How To Use Chokecherries: An Ayurvedic Perspective
I lived in the Tetons for 15 years before harvesting chokecherries. I wish I’d known sooner! Chokecherries grow in insane abundance in this part of the world: You can pick pounds in an hour!
I asked Indy’s grandparents who are from the area if they’d harvested chokecherries while growing up. When they said yes, I asked how they used them. They responded with nothing out of the ordinary, only mentioning they’d made syrup for pancakes.
I’m not that into dousing wild natives in white sugar. So I figured you might want to know how I use chokecherries.
First, I eat them by the handful when they are ripe in late summer and early autumn. They should taste sweet and then astringent–or they aren’t ripe. If you get a first taste of astringent or sour, you need to hold your guns. Wait for a few more hard frosts. The cherries turn from red to a blackish maroon. When they are blackish maroon and sweet, you are in the harvest zone.
How to make Chokecherry Juice
● 2 cups of chokecherries and
● 2 cups of water
Blend them on low. I use a Vitamix on the lowest setting and blend for a few minutes while I do something else. Then I strain the mix into a mason jar. If you like your juice sweet, blend it with a few drops of stevia liquid or a tablespoon of raw, local honey.
Ayurveda and Chokecherries
As far as I can tell, a ripe chokecherry’s taste is sweet and astringent. An unripe chokecherry is sour, and I avoid them. Like all cherries they are laxative, which reduces vata.
This is how I classify chokecherries:
● Balances apana vayu (helps you poop)
● Reduces excess ranjaka pitta and cleanses rakta dhatu (red blood cells)
● Reduces excess kapha and rasa dhatu (lymph) and cleanses bodhaka kapha
My Chokecherry Autumn Elixir
This August the ranges around the Tetons were aflame. We had smoke from three fires in our little mountain valley for nearly a month. Now we’re in mid-September, and fires are still flaring up. The heat and smoke creates a high pitta and high vata condition in our ecosystem and in our inner ecosystem–our bodies.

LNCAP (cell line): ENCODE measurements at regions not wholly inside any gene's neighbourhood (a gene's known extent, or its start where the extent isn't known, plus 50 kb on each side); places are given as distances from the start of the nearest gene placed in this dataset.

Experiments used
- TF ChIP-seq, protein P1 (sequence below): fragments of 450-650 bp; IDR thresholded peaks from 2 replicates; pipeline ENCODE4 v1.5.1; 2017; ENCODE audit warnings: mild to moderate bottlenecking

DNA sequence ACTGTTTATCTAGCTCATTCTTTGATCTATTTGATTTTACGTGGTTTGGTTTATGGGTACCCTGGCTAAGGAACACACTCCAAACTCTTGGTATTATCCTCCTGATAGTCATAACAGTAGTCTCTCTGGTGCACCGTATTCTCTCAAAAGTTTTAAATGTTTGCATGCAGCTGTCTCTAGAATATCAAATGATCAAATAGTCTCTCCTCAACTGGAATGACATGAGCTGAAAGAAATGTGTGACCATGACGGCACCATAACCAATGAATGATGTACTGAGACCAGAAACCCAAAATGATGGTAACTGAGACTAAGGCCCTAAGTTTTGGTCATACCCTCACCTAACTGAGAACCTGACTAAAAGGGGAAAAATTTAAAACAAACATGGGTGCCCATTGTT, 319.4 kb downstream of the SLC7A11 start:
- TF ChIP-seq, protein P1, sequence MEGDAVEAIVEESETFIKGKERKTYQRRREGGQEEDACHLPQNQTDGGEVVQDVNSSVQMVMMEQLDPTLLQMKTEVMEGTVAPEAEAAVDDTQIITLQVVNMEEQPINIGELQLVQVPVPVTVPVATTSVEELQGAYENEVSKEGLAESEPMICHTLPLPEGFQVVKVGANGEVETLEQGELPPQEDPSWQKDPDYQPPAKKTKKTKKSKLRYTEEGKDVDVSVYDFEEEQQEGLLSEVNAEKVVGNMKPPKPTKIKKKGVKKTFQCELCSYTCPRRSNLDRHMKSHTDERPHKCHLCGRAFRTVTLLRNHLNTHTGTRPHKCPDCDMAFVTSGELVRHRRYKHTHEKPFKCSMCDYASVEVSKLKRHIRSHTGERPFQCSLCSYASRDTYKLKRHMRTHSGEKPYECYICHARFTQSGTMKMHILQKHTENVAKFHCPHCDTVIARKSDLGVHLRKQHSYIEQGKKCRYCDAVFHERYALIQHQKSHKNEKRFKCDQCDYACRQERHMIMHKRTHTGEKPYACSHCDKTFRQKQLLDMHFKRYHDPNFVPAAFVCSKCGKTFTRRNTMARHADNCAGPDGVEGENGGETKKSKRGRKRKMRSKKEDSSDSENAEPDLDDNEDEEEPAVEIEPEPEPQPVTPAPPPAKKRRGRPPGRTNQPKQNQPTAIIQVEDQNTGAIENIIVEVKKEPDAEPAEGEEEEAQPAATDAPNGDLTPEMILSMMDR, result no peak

For me this registers as irritability in my mood and dryness in my bowels, my eyes, and my nostrils. Basically I get dried out and inflamed. So do most people I know here. I created an elixir based on what was plentiful around me. The three ingredients in this recipe create the opposite effect of dryness and inflammation. My Chokecherry Autumn Elixir is a cooling, soothing tonic.
I start with a big leaf from my aloe plant. Aloe grows a little crazy in summer heat and is begging to be harvested about now. If you don’t have an aloe plant, start growing one. Ask a friend for a start from theirs.
Ayurvedic Chokecherry Autumn Elixir
● 2 cups of water
● 1 leaf of aloe (or ½ c. aloe juice or ¼ c. aloe vera gel)
● 1 Tbsp. raw local honey
● 2 cups of chokecherries
Blend the aloe, water and honey on high until liquid.
● Turn blender to lowest speed.
● Add chokecherries. Blend a few more minutes until the flesh of the chokecherry is off the pit.
● Drink. Add additional honey to taste.
You probably know why you should use raw, local honey. In case you don’t know, heating honey renders it indigestible. In Ayurveda they say you turn honey from nectar to ama (toxins) by heating it to boiling point.
I get my honey from Frankie’s mom. I’m crazy lucky because Denise doesn’t feed her bees sugar. They just do what bees did before humans interfered and get their nutrients from the other local plants. I also get this insanely delicious, unfiltered mix that has honeycomb, larvae, and bee parts floating in it. This kind of honey is for nutrient-dense worshippers like me, but not for the Queen’s high tea service if you know what I mean. Raw, local honey creates cellular connection to your ecosystem so you won’t be allergic to the plants in your ‘hood.
As Indy quipped, my morning elixir is brown. It’s not beautiful. But it’s crazy effective at clearing out excess summer heat and lubricating my colon. I love it. It tastes great to me, and it works. Start your morning right with some elixir. And adjust the recipe to what’s in abundance in your ‘hood.
Kathy KunzePosted at 01:53h, 15 September
Your advise on the chokeberries came at a great time. I have 2 clients who have been experiencing a lot of pain. I have perceived Antho-Soothe which is Black Choke berries for its ability to to stop pain . Believe the fruit is the most natural sources. Thanks for sharing. Jathy
Tess O'SullivanPosted at 02:51h, 10 October
Hey Cate! I was out collecting chokecherries today with my kids and love these beautiful local superfoods. I made a beautiful pink tea of elderberry, chokecherry, and rosehip tonight and added some raw honey and we all loved it.. I’ve always heard that the chokecherry seeds contain cyanide and that you need to be careful not to mash them up too much like a vitamix would do. You might want to add a disclaimer to your recipe.
LisaPosted at 01:50h, 09 April
Could you use dried chokeberries for this?
Lynne TailleferPosted at 12:23h, 24 August
I grew up eating chockecherries and I my mother did the classic thing made syrop…. To this day I talk about the great taste in my mouth from this syrop. I am mostly vata and I can see why these felt so good inside.
I now live out est and found a spott where a small amount grow. I have been grassing and thinking about how to use them in a more medicinal manner. I ended up finding this post or it finding me….anywho thanks for the great tips.